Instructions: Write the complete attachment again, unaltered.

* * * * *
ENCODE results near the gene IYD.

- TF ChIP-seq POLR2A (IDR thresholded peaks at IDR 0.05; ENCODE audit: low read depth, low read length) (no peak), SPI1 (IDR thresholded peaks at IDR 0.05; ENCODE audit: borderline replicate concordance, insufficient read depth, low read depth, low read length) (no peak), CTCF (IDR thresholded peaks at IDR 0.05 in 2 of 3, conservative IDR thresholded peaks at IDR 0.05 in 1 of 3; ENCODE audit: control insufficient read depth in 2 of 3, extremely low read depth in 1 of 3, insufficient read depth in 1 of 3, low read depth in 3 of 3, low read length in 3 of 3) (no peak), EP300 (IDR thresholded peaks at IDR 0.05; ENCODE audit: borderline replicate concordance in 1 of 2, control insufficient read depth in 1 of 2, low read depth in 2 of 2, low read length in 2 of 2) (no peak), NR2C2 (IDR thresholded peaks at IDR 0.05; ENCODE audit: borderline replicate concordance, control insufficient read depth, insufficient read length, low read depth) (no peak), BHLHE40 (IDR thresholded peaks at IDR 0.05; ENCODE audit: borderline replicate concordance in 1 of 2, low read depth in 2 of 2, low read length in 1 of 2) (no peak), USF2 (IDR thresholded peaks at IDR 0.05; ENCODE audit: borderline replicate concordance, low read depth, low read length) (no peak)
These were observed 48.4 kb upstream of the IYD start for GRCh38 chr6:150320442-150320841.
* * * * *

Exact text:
ENCODE results near the gene IYD.

- TF ChIP-seq POLR2A (IDR thresholded peaks at IDR 0.05; ENCODE audit: low read depth, low read length) (no peak), SPI1 (IDR thresholded peaks at IDR 0.05; ENCODE audit: borderline replicate concordance, insufficient read depth, low read depth, low read length) (no peak), CTCF (IDR thresholded peaks at IDR 0.05 in 2 of 3, conservative IDR thresholded peaks at IDR 0.05 in 1 of 3; ENCODE audit: control insufficient read depth in 2 of 3, extremely low read depth in 1 of 3, insufficient read depth in 1 of 3, low read depth in 3 of 3, low read length in 3 of 3) (no peak), EP300 (IDR thresholded peaks at IDR 0.05; ENCODE audit: borderline replicate concordance in 1 of 2, control insufficient read depth in 1 of 2, low read depth in 2 of 2, low read length in 2 of 2) (no peak), NR2C2 (IDR thresholded peaks at IDR 0.05; ENCODE audit: borderline replicate concordance, control insufficient read depth, insufficient read length, low read depth) (no peak), BHLHE40 (IDR thresholded peaks at IDR 0.05; ENCODE audit: borderline replicate concordance in 1 of 2, low read depth in 2 of 2, low read length in 1 of 2) (no peak), USF2 (IDR thresholded peaks at IDR 0.05; ENCODE audit: borderline replicate concordance, low read depth, low read length) (no peak)
These were observed 48.4 kb upstream of the IYD start for GRCh38 chr6:150320442-150320841.